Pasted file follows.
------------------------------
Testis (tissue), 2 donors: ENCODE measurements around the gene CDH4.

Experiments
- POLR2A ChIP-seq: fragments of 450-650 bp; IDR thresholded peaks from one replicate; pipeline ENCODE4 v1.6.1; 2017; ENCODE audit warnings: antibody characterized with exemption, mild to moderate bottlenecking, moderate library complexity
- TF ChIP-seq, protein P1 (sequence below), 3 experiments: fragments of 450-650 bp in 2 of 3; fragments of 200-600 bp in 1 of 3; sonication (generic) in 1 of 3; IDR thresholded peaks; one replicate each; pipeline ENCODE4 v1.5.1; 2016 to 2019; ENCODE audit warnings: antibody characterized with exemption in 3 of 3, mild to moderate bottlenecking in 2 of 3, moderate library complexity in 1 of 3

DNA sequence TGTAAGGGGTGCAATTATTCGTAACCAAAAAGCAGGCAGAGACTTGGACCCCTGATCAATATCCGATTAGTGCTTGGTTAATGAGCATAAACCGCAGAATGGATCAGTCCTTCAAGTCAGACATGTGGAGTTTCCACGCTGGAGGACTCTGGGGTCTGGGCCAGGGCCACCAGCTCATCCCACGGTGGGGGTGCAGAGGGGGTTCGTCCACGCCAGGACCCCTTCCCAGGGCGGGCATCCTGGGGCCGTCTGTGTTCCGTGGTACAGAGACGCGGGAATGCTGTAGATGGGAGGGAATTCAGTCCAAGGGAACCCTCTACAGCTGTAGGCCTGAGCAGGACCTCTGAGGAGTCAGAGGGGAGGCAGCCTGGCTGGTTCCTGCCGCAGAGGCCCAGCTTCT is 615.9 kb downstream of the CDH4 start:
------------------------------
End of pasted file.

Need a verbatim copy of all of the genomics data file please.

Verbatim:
Testis (tissue), 2 donors: ENCODE measurements around the gene CDH4.

Experiments
- POLR2A ChIP-seq: fragments of 450-650 bp; IDR thresholded peaks from one replicate; pipeline ENCODE4 v1.6.1; 2017; ENCODE audit warnings: antibody characterized with exemption, mild to moderate bottlenecking, moderate library complexity
- TF ChIP-seq, protein P1 (sequence below), 3 experiments: fragments of 450-650 bp in 2 of 3; fragments of 200-600 bp in 1 of 3; sonication (generic) in 1 of 3; IDR thresholded peaks; one replicate each; pipeline ENCODE4 v1.5.1; 2016 to 2019; ENCODE audit warnings: antibody characterized with exemption in 3 of 3, mild to moderate bottlenecking in 2 of 3, moderate library complexity in 1 of 3

DNA sequence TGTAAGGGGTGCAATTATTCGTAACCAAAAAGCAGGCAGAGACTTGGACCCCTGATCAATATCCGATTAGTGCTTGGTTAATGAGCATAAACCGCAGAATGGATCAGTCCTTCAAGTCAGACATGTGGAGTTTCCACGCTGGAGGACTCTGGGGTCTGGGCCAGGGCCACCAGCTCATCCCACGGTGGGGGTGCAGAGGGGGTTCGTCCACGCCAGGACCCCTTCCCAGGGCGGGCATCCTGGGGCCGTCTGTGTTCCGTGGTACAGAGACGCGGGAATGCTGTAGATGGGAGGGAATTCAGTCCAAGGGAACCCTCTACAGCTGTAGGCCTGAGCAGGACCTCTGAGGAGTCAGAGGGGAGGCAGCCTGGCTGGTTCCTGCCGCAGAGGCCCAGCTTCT is 615.9 kb downstream of the CDH4 start: